Friday, May 08, 2009
Exodus of the first year of Seminary
When I first approached this text in English, the story of Exodus seemed like a fairytale-like story telling of the mysterious God who wants to be in relationship with the people of Israel. After digging into the scriptures with the help of the Hebrew text and getting to fully know the record of the events that took place, the acts of the LORD became more real for me. As I now witnessed the striking visual images, I also felt and imagined how the Israelites experienced this interaction with the LORD not just through prayer and sermons, but through fire, water, and blood. The people act like children in their eagerness to be in relationship with God and their stubborn complaints when everything go their way. When I read about the Israelites complaining that they had no food or water in the desert at the same time they complain about the food they do have, I saw myself, complaining about what I did not have amidst the many blessings that God has given me, despite my circumstances. Often his people ignore the miracles that the LORD does for them, just in the way that we continually forget how impossible the many blessings in our lives would be without God. After thoroughly going through the text, I began to see how valuable this book could be for a people who had lost all hope and could not see the LORD in the world around them. The book of Exodus calls to us as well as the many generations that came before us and will come after us, to read and hear of the mighty acts of the LORD so that we will know the real existing and present LORD, obey the LORD’s commands, and come into relationship with the redeeming LORD our God.
The book of Exodus serves as a physical transport through time into the history and lives of the Israelites who were delivered out of slavery in Egypt. The narrative accounts of the events that took place between the land of Egypt and the community’s approach to the Promised Land pass down through the tradition of Israel and remind the people of the relationship that exists between their nation and the one true God, YHWH. Throughout the canon of the Hebrew Scriptures, prophets, psalmist and scribes describe YHWH as the one who brought the Israelites out of Egypt. Since the LORD forbids the people to create and worship graven images, the book of Exodus was forged so that the Israelites might have sensory images of the LORD and know Him through His acts of creation and blessing.
The LORD displays His physical power in the instantaneous creation of the plagues, clouds and fire, and judgment. When the LORD first appears to Moses, He provides not just a visual distraction to get Moses’ attention, but a bush that burns with fire, expelling heat and surely sounds of cracking (Exod 3: 2). This tactile and aural visual of fire appears even so much in a huge pillar of fire and cloud which protect the Israelites from the Egyptians (Exod. 14:20) and leads them through the desert by day and night (Exod: 13:21). From the stench of a bloody Nile (Exod 7:18) to the deathly hail falling from the sky and striking the land, people and livestock (Exod 9:19), the plagues against Egypt demonstrate God’s wrath with all five senses. Finally, when the people claim that they want to see God present in an image and they create a golden calf, their judgment comes not only in harsh words from Moses, but it also comes in the blow of a sword from their fellow Hebrews(Exod 32:27) and a plague of illness from the LORD their God(Exod 32:35). The people cannot say that they have never seen the works of God.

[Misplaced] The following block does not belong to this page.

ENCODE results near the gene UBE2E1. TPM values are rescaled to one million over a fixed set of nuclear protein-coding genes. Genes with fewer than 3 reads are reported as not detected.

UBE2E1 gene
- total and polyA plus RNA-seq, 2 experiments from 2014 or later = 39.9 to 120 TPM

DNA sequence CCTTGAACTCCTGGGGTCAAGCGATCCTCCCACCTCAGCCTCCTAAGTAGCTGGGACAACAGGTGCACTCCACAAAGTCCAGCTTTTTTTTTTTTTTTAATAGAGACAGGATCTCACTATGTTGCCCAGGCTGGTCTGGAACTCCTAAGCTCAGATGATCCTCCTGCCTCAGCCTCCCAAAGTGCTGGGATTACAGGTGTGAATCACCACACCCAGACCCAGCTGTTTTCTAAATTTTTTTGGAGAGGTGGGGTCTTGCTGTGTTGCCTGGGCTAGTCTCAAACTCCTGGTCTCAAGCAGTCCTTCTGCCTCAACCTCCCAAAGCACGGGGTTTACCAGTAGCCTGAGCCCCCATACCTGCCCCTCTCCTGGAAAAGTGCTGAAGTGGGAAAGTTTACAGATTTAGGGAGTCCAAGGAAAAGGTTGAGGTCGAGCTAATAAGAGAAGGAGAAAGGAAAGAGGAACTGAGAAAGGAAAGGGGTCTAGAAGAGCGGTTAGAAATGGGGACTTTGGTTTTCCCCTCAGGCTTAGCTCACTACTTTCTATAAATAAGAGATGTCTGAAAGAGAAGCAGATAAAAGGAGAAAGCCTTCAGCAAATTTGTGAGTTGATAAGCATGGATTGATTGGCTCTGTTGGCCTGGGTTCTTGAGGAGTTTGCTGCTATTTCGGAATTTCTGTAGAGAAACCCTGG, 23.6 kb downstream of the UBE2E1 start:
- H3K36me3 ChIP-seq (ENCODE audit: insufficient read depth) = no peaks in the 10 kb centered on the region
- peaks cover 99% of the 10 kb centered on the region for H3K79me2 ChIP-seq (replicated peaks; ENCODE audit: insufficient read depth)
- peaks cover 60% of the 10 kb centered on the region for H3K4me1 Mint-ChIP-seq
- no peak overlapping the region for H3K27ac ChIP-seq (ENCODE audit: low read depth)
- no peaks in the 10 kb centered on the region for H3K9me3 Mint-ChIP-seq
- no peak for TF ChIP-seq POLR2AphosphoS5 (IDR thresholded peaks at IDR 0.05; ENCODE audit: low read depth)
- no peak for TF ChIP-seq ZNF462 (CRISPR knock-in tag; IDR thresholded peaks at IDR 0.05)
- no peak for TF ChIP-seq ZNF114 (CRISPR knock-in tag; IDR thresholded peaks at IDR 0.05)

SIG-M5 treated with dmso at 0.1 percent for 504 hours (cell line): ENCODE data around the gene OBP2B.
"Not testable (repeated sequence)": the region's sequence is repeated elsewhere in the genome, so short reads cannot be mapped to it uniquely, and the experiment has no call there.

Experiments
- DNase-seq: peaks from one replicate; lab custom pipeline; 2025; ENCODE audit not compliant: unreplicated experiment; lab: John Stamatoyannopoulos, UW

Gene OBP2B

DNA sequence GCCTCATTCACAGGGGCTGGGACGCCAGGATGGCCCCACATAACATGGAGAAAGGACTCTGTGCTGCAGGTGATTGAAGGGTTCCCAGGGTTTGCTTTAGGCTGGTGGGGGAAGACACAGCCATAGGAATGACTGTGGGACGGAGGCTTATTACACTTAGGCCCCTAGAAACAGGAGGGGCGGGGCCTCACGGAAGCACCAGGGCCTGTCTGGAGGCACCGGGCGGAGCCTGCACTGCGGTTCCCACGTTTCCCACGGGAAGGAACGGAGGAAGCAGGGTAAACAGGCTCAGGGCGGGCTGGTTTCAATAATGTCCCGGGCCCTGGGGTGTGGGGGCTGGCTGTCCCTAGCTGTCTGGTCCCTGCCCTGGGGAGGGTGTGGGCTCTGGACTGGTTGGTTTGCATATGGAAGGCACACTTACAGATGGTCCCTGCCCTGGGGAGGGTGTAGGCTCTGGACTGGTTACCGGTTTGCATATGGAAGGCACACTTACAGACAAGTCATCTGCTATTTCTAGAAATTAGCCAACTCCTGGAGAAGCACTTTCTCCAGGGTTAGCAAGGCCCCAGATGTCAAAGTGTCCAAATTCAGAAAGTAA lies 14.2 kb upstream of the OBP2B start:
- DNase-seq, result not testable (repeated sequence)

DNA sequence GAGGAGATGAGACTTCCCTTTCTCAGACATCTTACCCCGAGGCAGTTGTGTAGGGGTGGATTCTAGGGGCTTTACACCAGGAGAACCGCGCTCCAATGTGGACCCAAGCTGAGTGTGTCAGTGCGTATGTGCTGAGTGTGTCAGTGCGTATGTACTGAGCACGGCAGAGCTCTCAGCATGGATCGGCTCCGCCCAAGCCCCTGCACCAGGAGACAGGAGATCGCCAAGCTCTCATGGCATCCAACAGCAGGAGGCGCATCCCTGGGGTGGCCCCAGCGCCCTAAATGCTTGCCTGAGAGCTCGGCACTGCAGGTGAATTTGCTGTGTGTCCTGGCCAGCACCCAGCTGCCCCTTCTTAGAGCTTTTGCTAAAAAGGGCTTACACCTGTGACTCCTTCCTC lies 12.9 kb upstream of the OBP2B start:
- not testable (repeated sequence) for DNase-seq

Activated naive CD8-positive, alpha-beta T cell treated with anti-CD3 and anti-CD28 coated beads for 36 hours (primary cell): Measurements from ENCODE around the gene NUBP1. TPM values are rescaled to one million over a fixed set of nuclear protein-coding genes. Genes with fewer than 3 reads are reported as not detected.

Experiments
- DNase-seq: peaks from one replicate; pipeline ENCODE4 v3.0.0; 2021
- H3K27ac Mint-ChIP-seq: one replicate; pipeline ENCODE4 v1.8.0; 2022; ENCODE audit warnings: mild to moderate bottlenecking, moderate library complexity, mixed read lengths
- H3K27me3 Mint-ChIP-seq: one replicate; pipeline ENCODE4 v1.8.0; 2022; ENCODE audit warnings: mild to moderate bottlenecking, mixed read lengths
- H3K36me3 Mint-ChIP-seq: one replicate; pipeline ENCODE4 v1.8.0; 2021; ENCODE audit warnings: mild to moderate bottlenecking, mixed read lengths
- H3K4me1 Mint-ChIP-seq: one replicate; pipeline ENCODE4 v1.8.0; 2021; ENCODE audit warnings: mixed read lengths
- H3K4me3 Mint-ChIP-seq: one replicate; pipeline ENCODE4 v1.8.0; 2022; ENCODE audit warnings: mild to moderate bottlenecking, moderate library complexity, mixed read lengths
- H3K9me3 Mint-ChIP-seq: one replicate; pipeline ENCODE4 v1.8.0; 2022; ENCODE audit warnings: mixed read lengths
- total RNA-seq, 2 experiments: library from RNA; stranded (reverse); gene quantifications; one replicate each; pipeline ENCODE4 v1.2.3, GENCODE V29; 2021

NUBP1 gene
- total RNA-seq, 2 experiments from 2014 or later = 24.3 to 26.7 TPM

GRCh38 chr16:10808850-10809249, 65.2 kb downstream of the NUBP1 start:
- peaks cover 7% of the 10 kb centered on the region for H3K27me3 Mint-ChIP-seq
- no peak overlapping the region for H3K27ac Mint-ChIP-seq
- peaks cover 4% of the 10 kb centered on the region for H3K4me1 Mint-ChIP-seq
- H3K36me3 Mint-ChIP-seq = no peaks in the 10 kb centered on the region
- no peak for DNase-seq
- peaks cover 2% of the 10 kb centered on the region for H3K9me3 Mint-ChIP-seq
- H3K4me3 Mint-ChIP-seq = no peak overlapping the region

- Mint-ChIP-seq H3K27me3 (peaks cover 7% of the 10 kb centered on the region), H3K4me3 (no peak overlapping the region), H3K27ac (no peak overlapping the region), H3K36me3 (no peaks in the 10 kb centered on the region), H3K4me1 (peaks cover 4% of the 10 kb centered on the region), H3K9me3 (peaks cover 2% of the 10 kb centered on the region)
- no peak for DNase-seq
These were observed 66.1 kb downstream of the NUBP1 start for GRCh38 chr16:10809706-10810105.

Nevertheless the Israelites doubt the power of the Lord throughout the story, amidst the ever present signs that the LORD continually plans for the blessing of His people. When their cry rose up to God as they were slaves (Exod 2:23), the LORD provided a living soul, Moses, to come and lead them out of Egypt. When the LORD provides water in the desert, he does not just provide water out of the blue, but instead He orders Moses to strike a rock creating a visual, aural and tactile experience of God’s providence(Exod: 17:6). When they officially commit to a relationship with the LORD, Moses dashed the blood of the covenant over the people, so that they heard and felt it hit themselves and their neighbors, seeing and smelling the evidences of their agreement(Exod 24:8). Moses brings the laws to the people not just in speech but also carved onto tablets by the very finger of the LORD (Exod 31:18). Almost in response to the people’s ever present need for a physical presence of God that they can see and take with them, the LORD gives Moses the plans for the construction of the Tabernacle, which provides a mobile place for the LORD to dwell and be ever present with the people. The Lord provides for the people to construct the Tabernacle with their own bare hands and gifted talents (Exod 36:13).
Although these people never make it to the Promised Land, they fully experienced the acts and the presence of God. God was not just something they heard about from their leaders, but someone who took vivid action in the presence of their enemies and in their needs for physical nourishment. God was not just some mysterious god who controlled the weather and their luck, but someone who provided sudden destruction, sudden gifts, and drastic miracles for redemption. The generations that followed may have felt like God abandoned them, but the book of Exodus reminds them that the LORD exists and plans for the blessing of His people and not their destruction.